And I say thank god, thank god for this moment and for these colleagues of mine, thank you very much. Thank you.

Warner: I've said very little throughout this entire process. I think it was a privilege to be associated with these individuals. And I'll say very little now, except it's been a remarkable study of Senate history and the history of our country throughout this whole process. And the one unanswered question that guided me all the way through is—it was unanswered—what would happen to the Senate if the nuclear option were done? No one was able to answer that to my satisfaction.

Sen. Mike Dewine (R-Ohio): I think this is a good day for the United States Senate but I think more important it's a good day for the country. I felt that why we got into this of course, the whole situation is I felt that the status quo that we have seen for the last several years was not acceptable. Many of us on our side of the aisle certainly did, that the filibuster is being used too often. But I also felt that the use of the constitutional option would not be good for the Senate nor good for the country. So really we are faced with two bad options. And I sought this compromise as a way to avoid the options and frankly two bad options.

Frankly to try to put us back in the position we were a few years ago where a filibuster was available but frankly not used very often.

And I think if you look at the language that we have here, I think we have achieved this.

This agreement is based on good faith, good faith among people who trust each other. And it's our complete expectation that it will work. Senators have agreed that they will not filibuster except in extraordinary circumstances. We believe that that will, in fact, work.

Some of you who are looking at the language may wonder what some of the clauses mean. The understanding is—and we don't think this will happen—but if an individual senator believes in the future that a filibuster is taking place under something that's not extraordinary circumstances, we of course reserve the right to do what we could have done tomorrow which is to cast a yes vote for the constitutional option.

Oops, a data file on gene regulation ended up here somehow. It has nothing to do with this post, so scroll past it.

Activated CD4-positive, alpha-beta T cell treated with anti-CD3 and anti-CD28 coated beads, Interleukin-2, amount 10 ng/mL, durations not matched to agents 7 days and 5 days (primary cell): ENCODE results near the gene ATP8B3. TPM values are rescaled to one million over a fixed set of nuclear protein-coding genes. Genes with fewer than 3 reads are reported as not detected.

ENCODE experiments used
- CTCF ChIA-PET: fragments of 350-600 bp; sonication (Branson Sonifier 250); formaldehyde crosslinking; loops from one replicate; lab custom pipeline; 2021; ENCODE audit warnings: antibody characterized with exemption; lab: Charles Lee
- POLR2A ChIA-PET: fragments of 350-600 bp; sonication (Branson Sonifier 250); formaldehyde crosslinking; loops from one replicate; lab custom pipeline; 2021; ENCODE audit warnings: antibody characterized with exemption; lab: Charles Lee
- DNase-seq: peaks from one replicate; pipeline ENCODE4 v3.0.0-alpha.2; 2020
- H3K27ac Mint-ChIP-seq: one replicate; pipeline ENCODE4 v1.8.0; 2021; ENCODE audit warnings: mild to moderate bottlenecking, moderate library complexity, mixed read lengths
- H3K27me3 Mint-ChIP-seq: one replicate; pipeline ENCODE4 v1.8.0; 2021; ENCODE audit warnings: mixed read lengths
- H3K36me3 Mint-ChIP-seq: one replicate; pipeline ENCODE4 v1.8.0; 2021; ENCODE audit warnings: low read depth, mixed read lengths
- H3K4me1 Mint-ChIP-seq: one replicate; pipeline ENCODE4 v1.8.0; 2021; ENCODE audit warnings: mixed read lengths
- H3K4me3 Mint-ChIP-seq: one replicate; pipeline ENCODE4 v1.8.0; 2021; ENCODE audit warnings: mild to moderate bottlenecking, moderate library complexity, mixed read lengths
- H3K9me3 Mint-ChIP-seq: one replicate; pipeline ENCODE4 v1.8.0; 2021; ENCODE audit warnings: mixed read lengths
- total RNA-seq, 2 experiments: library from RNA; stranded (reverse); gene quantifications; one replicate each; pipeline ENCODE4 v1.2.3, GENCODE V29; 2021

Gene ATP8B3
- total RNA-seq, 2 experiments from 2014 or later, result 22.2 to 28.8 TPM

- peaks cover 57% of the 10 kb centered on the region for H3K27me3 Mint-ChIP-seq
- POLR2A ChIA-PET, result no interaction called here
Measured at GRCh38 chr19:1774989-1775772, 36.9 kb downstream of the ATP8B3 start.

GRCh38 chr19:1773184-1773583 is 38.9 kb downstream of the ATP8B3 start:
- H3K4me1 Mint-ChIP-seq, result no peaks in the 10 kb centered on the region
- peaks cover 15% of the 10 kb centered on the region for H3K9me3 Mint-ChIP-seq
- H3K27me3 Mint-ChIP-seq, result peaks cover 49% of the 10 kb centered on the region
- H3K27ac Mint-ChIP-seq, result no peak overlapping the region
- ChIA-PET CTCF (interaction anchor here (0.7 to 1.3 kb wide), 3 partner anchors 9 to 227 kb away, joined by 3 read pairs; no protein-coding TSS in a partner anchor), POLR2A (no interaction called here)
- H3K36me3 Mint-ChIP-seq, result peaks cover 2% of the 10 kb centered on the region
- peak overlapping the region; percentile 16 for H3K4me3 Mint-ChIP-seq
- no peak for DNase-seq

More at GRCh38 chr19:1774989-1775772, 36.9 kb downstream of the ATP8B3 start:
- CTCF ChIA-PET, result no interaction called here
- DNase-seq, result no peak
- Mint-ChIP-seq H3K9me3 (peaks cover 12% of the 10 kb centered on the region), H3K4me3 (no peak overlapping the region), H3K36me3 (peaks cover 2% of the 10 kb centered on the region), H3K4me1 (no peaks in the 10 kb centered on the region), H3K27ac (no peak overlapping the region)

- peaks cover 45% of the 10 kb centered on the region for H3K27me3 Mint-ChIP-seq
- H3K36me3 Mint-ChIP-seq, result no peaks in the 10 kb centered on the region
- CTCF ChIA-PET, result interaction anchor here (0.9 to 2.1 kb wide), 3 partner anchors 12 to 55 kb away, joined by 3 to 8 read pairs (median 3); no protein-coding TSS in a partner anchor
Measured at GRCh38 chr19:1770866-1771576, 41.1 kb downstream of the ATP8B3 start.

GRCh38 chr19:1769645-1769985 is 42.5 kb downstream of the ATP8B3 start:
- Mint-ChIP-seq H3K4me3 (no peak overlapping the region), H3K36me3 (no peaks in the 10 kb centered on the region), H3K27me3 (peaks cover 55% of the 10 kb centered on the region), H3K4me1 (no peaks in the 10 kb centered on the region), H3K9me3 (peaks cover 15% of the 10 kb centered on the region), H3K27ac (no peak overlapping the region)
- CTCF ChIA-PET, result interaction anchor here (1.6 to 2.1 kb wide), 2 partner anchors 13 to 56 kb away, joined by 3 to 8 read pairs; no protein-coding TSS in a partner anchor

I was prepared to do that tomorrow if we could not reach an agreement. But thank heavens we do not have to do that. And it's our hope that we will never have to do that.

So I think this is a very good day for our country, good day for the United States Senate. It will enable us to get back, frankly, to the people's business and to deal with the issues that I think the American people expect us to deal with every day.

Sen. Joseph Lieberman (D-CT): And as those who have preceded me have said over and over again, each of us accepted parts of this agreement which were not perfect to our desires, but we did it for a larger purpose: to save the right of unlimited debate, to take the Senate back from the precipice.

And if the nuclear option had been passed, I think it would have led to a cycle of increasing divisiveness in the Senate and decreasing productivity in terms of the people's business.

So I thank all who worked so hard to make this happen. I'm proud to be part of it. And I hope maybe this empowered bipartisan center will decide that it's been good to work together and we'll keep on working together to get some good things done for the American people.

Sen. Olympia Snowe (D-ME): Let me just say that I'm very pleased to be part of this group and my colleagues in achieving this historic compromise. What bound us was the belief, the strong belief, that exercising the pending motion of this constitutional option would be detrimental to the long-term well-being of the United States Senate.... We believed as well that the American people didn't deserve the option of just blanket filibusters or historic parliamentary maneuvers that overturned 200 years of tradition and precedent. What they did deserve is to have meaningful and good-faith collaboration among Republicans and Democrats united to do what was in the best interest of this institution, not just for the short term, for the long term.